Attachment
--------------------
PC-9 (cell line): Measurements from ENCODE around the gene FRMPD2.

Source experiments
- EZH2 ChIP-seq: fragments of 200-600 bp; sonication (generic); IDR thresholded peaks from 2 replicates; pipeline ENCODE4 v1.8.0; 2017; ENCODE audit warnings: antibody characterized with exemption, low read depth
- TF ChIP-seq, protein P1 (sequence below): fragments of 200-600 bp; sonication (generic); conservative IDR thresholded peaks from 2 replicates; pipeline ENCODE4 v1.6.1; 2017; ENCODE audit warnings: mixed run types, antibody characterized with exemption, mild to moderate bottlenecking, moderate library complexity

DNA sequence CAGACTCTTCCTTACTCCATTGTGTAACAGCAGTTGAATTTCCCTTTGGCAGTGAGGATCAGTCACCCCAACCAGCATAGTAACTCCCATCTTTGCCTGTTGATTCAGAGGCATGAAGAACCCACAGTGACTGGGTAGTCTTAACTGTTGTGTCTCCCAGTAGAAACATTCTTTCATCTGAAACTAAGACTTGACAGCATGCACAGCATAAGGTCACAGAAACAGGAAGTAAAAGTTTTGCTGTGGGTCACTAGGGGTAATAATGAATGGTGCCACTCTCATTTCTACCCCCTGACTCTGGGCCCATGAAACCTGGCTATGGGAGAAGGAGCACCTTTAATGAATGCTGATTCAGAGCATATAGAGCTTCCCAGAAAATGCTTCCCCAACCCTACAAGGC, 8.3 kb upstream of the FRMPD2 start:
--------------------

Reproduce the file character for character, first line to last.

PC-9 (cell line): Measurements from ENCODE around the gene FRMPD2.

Source experiments
- EZH2 ChIP-seq: fragments of 200-600 bp; sonication (generic); IDR thresholded peaks from 2 replicates; pipeline ENCODE4 v1.8.0; 2017; ENCODE audit warnings: antibody characterized with exemption, low read depth
- TF ChIP-seq, protein P1 (sequence below): fragments of 200-600 bp; sonication (generic); conservative IDR thresholded peaks from 2 replicates; pipeline ENCODE4 v1.6.1; 2017; ENCODE audit warnings: mixed run types, antibody characterized with exemption, mild to moderate bottlenecking, moderate library complexity

DNA sequence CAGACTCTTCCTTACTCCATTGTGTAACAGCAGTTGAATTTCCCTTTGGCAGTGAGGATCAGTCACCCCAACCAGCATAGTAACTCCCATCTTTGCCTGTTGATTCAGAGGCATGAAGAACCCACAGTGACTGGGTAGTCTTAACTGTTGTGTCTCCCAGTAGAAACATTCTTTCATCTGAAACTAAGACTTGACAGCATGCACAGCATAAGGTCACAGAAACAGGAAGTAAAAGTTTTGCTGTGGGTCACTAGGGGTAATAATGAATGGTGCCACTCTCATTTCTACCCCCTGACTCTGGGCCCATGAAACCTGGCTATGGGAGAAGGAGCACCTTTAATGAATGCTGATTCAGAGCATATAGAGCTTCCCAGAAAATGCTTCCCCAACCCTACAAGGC, 8.3 kb upstream of the FRMPD2 start: